Symptoms of a Semitendinosus Strain:
- A pulling, tearing, or popping sensation felt in the back of the thigh
- A severe strain can cause excruciating pain so that putting weight on the leg to walk is difficult or impossible
- The back of the thigh is extremely tender to touch, and pressure
- Swelling and bruising are present
- A feeling of mild to extreme weakness in the thigh
- Muscle spasms
What Causes Semitendinosus Strains?
Hamstring strains occur when the muscle is stretched beyond its capacity.
Some examples are:
- Overextending your stride when running
- Pushing off the ball of your foot or your toes too quickly to accelerate while running
- Planting your foot and making a hard pivot or sudden turn
- A misstep that twists the thigh at the hip and/or knee
- Poor conditioning
- Muscle fatigue
- Not warming up before sports or exercise
- Sudden acceleration or deceleration when sprinting
- Sudden acceleration or deceleration when speed walking, jogging, or running
Sports and activities that contribute to strains:
- Runners especially sprinters
Note: Preteens and teens are highly susceptible to hamstring muscle strains as the bones often grow faster than the muscles.
Semitendinosus Strain Treatments
The P. R. I. C. E. Protocol is a 5 step treatment to be used immediately after a muscle strain injury. The steps are:
- Protect – Stabilize the thigh with a Velcro wrap or elastic bandage: Limit movement and weight-bearing on the affected leg.
- Rest – Rest the leg and get extra sleep. The healing process works best when you are resting.
- Ice - Use cold packs for a 20-minute treatment every 1-2 hours. Apply cold treatments for the first 48-72 hours after the injury to reduce swelling. Do not use cold packs longer than 20 minutes per treatment as longer times may damage soft tissues.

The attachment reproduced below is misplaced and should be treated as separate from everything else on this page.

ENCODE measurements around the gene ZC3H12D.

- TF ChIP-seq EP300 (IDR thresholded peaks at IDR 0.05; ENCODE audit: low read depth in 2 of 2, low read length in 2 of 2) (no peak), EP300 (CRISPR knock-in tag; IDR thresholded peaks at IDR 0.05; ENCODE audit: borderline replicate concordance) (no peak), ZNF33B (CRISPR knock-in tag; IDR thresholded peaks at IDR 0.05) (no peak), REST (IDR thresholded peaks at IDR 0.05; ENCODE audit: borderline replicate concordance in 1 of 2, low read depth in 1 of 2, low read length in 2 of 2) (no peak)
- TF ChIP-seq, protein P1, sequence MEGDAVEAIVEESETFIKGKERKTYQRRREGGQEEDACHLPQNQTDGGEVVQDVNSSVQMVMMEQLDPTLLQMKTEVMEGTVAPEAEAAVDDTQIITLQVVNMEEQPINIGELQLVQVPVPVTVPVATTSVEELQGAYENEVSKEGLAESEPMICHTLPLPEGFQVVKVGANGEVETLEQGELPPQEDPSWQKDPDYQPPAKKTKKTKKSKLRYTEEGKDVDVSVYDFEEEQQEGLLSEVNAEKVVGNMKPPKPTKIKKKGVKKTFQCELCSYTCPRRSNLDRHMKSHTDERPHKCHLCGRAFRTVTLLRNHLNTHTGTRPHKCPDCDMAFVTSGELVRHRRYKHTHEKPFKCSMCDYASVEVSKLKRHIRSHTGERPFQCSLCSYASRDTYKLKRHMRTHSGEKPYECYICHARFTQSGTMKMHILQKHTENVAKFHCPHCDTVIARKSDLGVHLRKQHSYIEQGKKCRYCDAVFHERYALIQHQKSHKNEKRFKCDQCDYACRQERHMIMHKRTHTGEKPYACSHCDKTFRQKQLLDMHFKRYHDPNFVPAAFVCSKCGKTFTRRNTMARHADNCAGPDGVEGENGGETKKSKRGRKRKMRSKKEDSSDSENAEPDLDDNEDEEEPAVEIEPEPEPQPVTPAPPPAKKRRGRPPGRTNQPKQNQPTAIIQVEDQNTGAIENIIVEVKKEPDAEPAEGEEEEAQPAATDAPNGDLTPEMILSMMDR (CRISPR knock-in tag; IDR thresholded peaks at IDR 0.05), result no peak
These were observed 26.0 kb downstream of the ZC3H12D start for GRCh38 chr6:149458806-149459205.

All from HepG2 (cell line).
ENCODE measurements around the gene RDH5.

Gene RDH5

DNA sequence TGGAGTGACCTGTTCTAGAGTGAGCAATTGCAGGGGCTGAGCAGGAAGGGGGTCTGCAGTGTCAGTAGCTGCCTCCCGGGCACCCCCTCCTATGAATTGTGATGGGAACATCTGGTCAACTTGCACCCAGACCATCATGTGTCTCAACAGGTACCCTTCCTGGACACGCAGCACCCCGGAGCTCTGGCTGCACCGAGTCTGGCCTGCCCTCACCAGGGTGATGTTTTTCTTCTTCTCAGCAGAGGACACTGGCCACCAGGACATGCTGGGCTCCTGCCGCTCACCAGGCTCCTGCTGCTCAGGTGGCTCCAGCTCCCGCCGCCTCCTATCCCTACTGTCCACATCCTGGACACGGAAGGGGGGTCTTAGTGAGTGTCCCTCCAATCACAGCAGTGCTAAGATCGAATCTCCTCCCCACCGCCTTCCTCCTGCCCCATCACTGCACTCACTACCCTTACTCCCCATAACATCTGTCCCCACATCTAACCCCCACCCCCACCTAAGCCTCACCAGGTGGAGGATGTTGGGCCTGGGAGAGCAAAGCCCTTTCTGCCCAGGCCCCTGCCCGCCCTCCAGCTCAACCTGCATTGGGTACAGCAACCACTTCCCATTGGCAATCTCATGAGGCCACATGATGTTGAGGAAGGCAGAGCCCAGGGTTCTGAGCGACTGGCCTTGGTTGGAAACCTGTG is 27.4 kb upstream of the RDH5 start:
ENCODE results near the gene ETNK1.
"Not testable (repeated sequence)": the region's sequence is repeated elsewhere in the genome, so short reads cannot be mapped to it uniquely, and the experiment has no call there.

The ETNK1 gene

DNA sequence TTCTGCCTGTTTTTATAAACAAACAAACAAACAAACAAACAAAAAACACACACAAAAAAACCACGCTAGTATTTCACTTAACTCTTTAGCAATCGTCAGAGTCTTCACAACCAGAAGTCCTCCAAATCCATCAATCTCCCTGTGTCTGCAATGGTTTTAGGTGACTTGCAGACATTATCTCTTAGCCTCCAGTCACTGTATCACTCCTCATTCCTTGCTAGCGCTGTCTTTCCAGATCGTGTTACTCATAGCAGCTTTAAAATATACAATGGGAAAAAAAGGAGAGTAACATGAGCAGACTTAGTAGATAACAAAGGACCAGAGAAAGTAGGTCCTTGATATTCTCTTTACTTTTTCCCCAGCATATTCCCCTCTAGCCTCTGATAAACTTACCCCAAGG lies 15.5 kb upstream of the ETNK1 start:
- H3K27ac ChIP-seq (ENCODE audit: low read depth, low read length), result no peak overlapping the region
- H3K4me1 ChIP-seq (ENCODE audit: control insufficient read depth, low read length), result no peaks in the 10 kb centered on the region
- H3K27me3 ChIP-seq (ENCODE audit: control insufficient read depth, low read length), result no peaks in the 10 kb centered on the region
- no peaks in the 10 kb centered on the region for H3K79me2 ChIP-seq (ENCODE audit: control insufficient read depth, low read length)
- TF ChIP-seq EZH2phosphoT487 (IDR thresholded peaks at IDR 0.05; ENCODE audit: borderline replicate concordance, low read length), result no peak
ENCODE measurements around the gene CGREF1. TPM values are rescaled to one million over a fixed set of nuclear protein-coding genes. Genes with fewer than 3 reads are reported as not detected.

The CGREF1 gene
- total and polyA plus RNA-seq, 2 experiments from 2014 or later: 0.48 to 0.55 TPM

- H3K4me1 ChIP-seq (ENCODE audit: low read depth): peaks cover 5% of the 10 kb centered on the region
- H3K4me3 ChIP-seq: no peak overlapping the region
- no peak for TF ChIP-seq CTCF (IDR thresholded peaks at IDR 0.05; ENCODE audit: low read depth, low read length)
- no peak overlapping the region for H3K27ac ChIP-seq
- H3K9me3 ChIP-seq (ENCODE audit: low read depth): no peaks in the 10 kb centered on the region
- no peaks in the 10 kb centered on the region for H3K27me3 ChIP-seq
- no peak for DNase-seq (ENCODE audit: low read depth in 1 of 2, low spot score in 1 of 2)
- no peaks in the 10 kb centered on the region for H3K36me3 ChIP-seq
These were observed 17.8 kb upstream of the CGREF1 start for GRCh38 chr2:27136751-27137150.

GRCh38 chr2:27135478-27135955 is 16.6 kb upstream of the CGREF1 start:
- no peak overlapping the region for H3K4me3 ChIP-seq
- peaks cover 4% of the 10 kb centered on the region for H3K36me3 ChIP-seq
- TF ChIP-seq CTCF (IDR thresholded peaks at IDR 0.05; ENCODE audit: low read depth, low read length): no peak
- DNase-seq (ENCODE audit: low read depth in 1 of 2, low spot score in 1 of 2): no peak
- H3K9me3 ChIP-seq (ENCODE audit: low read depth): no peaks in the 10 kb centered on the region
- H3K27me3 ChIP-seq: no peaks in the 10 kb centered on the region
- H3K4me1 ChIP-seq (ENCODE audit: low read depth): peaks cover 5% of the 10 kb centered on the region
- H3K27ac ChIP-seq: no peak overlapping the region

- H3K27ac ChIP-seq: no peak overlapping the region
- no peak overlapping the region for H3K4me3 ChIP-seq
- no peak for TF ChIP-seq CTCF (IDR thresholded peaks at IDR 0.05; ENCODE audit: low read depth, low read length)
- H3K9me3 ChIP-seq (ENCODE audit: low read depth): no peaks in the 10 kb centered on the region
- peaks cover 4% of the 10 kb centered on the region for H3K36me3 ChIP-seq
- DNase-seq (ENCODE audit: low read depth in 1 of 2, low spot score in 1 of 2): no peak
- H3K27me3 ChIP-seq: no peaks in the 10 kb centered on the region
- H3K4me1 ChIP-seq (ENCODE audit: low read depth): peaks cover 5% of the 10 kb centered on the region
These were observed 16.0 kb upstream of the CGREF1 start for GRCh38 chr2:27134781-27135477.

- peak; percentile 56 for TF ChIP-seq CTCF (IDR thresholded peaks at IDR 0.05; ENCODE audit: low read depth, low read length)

- Compression - Moderate pressure using an Ace bandage or Velcro wrap will help reduce swelling and pain.
- Elevate: Elevate the leg as much as possible to reduce swelling and throbbing pain.
When the heat and swelling of the injury start to subside, you can then begin to alternate cold and heat treatments. Start with a cold pack treatment for 20 minutes, then wait 1-2 hours and apply a warm pack for 20 minutes. Alternating cold and warm packs help with circulation, inflammation, and pain. Do this several times a day.
Most mild strains are treated with cold packs and, if needed, light compression/or support. If the pain subsides after 24 hours, begin alternating hot/cold treatments.
Moderate strains should follow the PRICE protocol. If pain, bruising, and swelling are not manageable or increase after 48 hours, you should see a doctor.
If you suspect a Grade 3 severe strain, you should see a doctor. If you have suffered a muscle avulsion where the muscle is torn away from the bone or a muscle rupture, surgery may be required.
When to see a doctor:
- Intolerable pain levels
- Rapid and excessive swelling and bruising
- You are not able to move the leg or unable to put weight on the leg
- Swelling, pain, redness, and heat have not lessened within 24-48 hours
TheraICE Rx Hot & Cold Therapy provides 360 degree cold and warm therapy. The sleeve provides compression, which helps reduce inflammation and pain. A great choice for hamstring and trigger point pain treatments.
The Odofit Support Brace has three adjustable straps that allow you to adjust the compression to your needs. The waistband holds the brace in place. One of the best supports for high hamstring strains.
How Long Does It Take A Semitendinosus Strain To Heal?
- A mild strain (Grade I) can heal in 2-4 weeks.
- A moderate (Grade II) will usually heal in 4-8 weeks.
- A severe (Grade III) may take several months to a year to fully heal, depending on the severity of the muscle and tendon fiber tears.
Note: Grade II strains with a lot of swelling and pain and all Grade III strains should be monitored by a medical professional.
Tips To Avoid Semitendinosus Strains
- Cold muscles are more vulnerable to injury during exercise, sports, and other strenuous activities. Take a few minutes and do a proper warm-up.
- Pushing too far past your fitness and conditioning can cause muscle strains and sprains.
- Do not try to stretch muscles past their capacity.
- Recovery days are important! If the muscle soreness is more than mildly uncomfortable, rest. Give your body time to recover.
- Wear proper footwear for your activities.